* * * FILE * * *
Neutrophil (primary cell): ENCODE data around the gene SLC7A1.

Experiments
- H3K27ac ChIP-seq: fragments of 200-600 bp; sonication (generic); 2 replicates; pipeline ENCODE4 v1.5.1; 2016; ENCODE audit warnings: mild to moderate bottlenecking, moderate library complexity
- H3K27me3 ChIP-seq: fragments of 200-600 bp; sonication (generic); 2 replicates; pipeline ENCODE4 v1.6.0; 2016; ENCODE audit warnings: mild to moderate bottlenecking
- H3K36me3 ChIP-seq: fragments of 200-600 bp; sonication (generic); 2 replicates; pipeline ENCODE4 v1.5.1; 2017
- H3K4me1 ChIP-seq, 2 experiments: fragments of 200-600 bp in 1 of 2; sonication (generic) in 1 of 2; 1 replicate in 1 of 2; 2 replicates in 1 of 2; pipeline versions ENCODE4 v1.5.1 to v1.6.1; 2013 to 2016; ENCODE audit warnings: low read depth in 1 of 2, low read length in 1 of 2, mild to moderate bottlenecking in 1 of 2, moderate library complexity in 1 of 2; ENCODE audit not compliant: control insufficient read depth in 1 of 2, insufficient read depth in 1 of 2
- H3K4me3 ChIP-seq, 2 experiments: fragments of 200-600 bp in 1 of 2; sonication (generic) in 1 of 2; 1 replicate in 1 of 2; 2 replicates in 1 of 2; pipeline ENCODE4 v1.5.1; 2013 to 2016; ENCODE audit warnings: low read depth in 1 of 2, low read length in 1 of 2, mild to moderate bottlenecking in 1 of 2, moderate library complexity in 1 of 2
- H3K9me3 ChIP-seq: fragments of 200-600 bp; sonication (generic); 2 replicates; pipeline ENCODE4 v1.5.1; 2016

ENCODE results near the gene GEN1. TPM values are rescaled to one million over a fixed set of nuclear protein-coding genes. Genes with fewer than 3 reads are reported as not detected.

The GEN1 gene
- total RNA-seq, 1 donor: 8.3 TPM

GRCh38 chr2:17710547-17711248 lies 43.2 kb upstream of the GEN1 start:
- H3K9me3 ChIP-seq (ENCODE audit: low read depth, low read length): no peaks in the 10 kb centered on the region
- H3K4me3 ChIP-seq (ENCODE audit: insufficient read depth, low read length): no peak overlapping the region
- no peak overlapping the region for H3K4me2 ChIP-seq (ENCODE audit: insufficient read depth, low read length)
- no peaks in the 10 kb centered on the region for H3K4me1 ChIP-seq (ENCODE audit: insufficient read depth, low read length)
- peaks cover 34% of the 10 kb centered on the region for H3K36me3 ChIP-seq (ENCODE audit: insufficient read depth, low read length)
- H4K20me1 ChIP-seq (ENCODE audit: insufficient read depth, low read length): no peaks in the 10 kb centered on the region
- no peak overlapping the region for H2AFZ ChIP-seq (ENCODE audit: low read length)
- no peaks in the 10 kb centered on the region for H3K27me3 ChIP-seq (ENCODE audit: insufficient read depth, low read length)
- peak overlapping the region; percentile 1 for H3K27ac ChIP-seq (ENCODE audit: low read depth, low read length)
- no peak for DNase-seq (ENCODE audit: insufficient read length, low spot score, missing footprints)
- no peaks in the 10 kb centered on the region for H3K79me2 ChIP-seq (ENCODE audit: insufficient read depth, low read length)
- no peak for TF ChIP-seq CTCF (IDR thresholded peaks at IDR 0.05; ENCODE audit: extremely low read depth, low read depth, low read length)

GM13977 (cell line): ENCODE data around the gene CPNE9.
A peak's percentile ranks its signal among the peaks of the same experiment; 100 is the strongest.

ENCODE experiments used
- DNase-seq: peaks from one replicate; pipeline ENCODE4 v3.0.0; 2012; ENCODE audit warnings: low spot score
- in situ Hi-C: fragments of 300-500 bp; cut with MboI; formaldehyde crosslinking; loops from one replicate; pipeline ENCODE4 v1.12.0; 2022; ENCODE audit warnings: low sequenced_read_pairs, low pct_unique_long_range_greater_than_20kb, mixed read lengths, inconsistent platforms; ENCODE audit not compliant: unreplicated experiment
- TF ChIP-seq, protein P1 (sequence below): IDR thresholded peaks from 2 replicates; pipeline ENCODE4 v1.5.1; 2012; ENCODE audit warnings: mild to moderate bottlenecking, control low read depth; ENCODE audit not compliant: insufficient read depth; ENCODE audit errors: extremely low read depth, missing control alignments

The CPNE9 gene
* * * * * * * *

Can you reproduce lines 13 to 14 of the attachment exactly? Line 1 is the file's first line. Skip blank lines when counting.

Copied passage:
- H3K9me3 ChIP-seq (ENCODE audit: low read depth, low read length): no peaks in the 10 kb centered on the region
- H3K4me3 ChIP-seq (ENCODE audit: insufficient read depth, low read length): no peak overlapping the region